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New Files, Default Values and Procedures

In this section we'll explain how to create a library from your own source code. After doing these steps you'll be able to load your modules, tracers, ecc. into simulation files.

What we have to do is create an automatic process to compile your source code, load default values and link them to the rest of simulator. All these parts will be encapsulated in the make command.

Suppose that the name of new library will be foo.

We will organize the new directory as follows:

src subdirectory
it contains source files (*.cc, *.h) and files with default values and the files which loads default values (usually named and the file containing default values itselves.
m4 subdirectory
containing nsallinone.m4 and nsmiracle.m4 files file file file

You can find nsallinone.m4 file here:$\sim$baldo/nsallinone.m4. Put it in m4 subfolder.

Create a file named, put it in the main directory and make it executable. The content of this file must be:


aclocal -I m4 --force && libtoolize --force
      && automake --foreign --add-missing && autoconf
remember to add the option -I m4, which forces the file to search informations into *.m4 files.

Now create a file named and fill as follows:






Then create file as here:

SUBDIRS = src m4
EXTRA_DIST = nsallinone.m4


libfoo_la_SOURCES = foo.h
libfoo_la_LDFLAGS =  @NS_LDFLAGS@
libfoo_la_LIBADD =   @NS_LIBADD@ 

nodist_libfoo_la_SOURCES =

TCL_FILES =  foo-init.tcl Makefile $(TCL_FILES)
		cat $(TCL_FILES) | @TCL2CPP@ FooTclCode >

This file is very important, it has a lot of informations. In the first part, we instruct compiler about files and directories which are necessary to complete linkage between your library and the rest of simulator. In the second part you define the name of the library ( and you provide the list of source code files which constitute the library itself ( foo.h and file is the file the simulator refers to when library is loaded. It provides the list of opearations to be executed when library is loaded as packet header creation, Tracers setup and ClMessages setup. FooTclCode is recalled in as we'll see afterwards.

There are also two more files: and foo-init.tcl. The latter contains the default values of binded variables and eventually some Tcl procedures. The former is the transposition of the foo-init.tcl file into C strings and is automatically generated.

The last thing to define is the file structure. As we have just previously anticipated, this file has the structure presented in the following (remember that this is the minimum required to make library working, please refer to specific sections for code to insert to add a packet type or a tracer).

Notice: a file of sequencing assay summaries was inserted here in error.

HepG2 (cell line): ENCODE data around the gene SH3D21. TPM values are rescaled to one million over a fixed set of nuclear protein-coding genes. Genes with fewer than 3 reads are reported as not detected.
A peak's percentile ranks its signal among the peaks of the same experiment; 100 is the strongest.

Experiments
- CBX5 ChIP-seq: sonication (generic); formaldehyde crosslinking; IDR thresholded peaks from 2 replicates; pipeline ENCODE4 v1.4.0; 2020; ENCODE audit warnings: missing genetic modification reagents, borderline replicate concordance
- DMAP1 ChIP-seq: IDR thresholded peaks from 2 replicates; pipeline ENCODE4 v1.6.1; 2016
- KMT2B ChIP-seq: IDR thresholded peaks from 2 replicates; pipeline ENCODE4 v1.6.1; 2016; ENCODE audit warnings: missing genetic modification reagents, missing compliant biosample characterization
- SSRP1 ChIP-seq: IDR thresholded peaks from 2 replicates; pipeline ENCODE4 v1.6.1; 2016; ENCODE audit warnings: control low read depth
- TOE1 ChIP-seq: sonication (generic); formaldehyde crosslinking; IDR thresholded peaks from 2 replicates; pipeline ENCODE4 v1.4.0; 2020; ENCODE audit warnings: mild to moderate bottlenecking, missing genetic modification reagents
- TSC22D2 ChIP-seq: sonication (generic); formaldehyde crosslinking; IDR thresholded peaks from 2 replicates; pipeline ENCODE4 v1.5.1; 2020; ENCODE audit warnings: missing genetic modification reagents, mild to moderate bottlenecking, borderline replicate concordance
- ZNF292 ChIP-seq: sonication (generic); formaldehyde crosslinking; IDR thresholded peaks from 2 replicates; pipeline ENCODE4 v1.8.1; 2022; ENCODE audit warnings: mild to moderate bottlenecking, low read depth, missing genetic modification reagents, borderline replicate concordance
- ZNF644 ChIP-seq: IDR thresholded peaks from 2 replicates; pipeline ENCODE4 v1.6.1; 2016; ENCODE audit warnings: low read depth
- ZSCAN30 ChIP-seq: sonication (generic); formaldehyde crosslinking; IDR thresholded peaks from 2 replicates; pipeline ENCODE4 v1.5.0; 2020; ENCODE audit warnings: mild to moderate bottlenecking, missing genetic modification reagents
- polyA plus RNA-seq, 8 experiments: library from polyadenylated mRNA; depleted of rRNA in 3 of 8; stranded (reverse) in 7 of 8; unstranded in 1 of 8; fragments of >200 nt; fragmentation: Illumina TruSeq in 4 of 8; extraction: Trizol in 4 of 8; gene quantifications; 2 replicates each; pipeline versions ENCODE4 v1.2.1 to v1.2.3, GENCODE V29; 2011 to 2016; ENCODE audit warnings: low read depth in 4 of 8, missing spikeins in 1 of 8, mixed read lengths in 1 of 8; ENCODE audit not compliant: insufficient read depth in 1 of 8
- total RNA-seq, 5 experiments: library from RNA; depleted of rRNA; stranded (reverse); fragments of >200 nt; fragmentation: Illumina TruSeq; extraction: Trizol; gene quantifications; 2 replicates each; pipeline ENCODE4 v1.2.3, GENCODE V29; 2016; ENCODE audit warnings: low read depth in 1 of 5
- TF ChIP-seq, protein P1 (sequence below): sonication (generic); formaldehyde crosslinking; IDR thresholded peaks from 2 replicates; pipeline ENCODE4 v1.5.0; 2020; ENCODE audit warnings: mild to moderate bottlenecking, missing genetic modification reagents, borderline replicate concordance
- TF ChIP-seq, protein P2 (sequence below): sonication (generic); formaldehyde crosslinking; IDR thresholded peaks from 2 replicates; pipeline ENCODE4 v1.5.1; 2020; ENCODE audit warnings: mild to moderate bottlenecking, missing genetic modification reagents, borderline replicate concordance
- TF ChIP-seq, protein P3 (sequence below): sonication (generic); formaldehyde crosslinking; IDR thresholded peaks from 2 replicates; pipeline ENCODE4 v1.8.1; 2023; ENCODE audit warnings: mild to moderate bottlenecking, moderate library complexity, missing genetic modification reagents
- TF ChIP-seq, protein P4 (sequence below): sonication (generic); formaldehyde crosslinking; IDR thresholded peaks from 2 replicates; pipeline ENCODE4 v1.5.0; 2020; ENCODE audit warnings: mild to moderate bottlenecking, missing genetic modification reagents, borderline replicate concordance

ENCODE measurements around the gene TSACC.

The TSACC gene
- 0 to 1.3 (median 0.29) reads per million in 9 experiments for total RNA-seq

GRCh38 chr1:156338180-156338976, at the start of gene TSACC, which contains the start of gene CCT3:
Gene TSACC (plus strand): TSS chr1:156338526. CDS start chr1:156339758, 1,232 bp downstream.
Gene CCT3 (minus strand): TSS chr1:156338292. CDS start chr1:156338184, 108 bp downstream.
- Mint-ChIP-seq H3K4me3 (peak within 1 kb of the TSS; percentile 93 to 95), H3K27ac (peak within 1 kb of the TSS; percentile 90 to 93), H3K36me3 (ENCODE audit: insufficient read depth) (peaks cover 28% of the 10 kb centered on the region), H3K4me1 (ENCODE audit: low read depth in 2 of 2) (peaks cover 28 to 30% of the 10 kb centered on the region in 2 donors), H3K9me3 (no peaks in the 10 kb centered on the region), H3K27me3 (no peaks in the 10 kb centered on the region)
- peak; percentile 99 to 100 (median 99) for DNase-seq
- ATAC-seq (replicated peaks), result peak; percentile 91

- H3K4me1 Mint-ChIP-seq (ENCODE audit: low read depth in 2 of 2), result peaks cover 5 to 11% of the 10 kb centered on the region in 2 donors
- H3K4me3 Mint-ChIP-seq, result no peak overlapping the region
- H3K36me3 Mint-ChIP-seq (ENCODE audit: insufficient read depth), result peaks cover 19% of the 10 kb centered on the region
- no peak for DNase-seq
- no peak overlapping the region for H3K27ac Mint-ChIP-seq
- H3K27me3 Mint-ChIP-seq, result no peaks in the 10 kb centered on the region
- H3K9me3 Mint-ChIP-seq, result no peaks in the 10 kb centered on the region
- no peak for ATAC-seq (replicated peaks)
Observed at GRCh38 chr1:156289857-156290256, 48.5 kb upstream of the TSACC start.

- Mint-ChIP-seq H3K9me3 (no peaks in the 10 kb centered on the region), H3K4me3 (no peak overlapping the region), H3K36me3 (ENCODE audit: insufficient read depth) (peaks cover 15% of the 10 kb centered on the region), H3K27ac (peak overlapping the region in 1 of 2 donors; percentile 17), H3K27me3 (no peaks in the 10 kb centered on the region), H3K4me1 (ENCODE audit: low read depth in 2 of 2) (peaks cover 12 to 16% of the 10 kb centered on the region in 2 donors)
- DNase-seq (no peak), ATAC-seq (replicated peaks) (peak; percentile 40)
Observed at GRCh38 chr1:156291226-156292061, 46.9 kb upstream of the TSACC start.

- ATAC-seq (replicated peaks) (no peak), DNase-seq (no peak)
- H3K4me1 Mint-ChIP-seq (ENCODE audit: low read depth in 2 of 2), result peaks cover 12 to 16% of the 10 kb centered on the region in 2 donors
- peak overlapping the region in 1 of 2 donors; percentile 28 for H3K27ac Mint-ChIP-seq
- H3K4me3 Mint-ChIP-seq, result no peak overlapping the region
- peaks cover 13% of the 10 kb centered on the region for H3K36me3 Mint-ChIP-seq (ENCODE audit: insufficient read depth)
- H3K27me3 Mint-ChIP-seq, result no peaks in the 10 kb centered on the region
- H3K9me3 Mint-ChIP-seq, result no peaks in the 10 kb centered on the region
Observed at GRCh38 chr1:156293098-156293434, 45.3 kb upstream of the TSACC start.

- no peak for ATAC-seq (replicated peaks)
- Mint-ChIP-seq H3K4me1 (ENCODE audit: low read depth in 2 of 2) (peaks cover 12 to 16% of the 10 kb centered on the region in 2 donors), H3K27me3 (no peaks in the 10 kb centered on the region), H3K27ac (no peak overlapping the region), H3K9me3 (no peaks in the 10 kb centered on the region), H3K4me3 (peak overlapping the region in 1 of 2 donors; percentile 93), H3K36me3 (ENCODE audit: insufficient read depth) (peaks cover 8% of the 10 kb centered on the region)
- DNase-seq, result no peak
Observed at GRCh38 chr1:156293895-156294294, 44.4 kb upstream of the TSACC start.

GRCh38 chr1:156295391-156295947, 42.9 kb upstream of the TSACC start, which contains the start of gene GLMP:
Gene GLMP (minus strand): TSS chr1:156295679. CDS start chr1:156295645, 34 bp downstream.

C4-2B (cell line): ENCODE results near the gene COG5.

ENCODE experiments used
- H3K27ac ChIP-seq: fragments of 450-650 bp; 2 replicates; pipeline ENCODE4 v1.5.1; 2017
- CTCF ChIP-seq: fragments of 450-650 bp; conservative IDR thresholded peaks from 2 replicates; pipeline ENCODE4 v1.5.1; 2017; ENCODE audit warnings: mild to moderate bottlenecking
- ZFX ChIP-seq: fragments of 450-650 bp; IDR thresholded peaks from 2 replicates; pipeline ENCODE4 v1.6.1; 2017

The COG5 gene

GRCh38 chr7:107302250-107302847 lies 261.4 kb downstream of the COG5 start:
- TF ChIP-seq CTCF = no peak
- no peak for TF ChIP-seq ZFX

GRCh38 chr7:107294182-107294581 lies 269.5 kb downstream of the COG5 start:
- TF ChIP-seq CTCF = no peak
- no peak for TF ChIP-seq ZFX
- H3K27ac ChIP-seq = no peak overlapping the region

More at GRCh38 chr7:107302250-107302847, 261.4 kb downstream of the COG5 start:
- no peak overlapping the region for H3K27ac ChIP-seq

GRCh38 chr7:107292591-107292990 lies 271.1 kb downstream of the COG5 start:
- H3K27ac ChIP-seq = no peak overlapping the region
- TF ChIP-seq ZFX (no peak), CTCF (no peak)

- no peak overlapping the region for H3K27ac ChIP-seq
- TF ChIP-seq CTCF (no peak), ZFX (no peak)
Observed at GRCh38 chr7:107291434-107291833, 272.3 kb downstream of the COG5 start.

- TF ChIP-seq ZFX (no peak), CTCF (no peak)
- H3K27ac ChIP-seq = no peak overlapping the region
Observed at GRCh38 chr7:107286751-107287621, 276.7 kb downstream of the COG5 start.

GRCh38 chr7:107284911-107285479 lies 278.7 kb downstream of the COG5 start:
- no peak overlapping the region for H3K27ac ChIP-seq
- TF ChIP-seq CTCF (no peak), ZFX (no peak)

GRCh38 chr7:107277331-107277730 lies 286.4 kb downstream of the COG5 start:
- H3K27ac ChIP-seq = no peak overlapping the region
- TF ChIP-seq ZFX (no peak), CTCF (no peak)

extern EmbeddedTcl FooTclCode;

extern "C" int Foo_Init() {
	return 0;
Remember that the name of the C function has always the name of the library followed by _Init(). Then there must be a call to load() function and to return.

We reassume the corrispondence that MUST be respected when creating files descripted above:

what name what file where
foo, lib. name in AC_INIT liblibname called 6 times libname_Init()
FooTclCode and name corrispondence in both files repeated 4 times called in EXTRA_DIST

Notice that the times a name is repeated (referring to the table above) is just indicative for a tipical set of configuration files. So you can find variations from previous table even in full working files.

And finally there is list of commands to create your loadable library and put all pieces together:

user@pcsignet08:~/foo$ ./
user@pcsignet08:~/foo$ ./configure --with-ns-allinone=/locale/ns/ns-allinone-2.33
user@pcsignet08:~/foo$ make && make install

Refer to$\sim$baldo/ns_dl_patch/Developer_s_manual.html for more detailed informations.

As we mentioned afore, default values for variables and settings are stored in the file we called foo-init.tcl. This contains default values for your variables. It is an important aspect, so take care. Starting a simulation with variables which have no value often means that they assume ``random'' values (i.e. the value of the variable(s) previously stored in that portion of memory). At simulation start you will be noticed of suc an event by a warning message. It has the form:

warning: no class variable Routing/MrclRoutingStatic::overheadLength_

        see tcl-object.tcl in tclcl for info about this warning.

In the same file initialization of file headers are stored as we discussed regarding the tab_ variable. Being this a Tcl file it follows the rules of Tcl language so you'll set variable values by using the set command.

We now explain the content of one of these files, referring to the cbr-defaults.tcl file, in cbr/ directory.

When you refer to a module in Tcl, you'll use the Tcl name for the calss. This name is defined in the *.cc file, in a part often described as ``TCL Hooks for the simulator''. In this case the file is and the name is Module/CBR. For example, let's set the value of packetSize_ variable when library is loaded:

Module/CBR set packetSize_      180

Notice that this is a Tcl portion of code, so if you do the same on your simulation files, you'll obtain the same result: every module you'll create will use the value you defined in the line. It is important to emphasize that you are working on Tcl, so you can manage only those $C++$ variables you share with Tcl code. To do so you have to use the bind command. Default values of other variables are only in $C++$, and their default values can be setted up in constructor as you see for txsn(1), hrsn(0), pkts_recv(0) variables in file.

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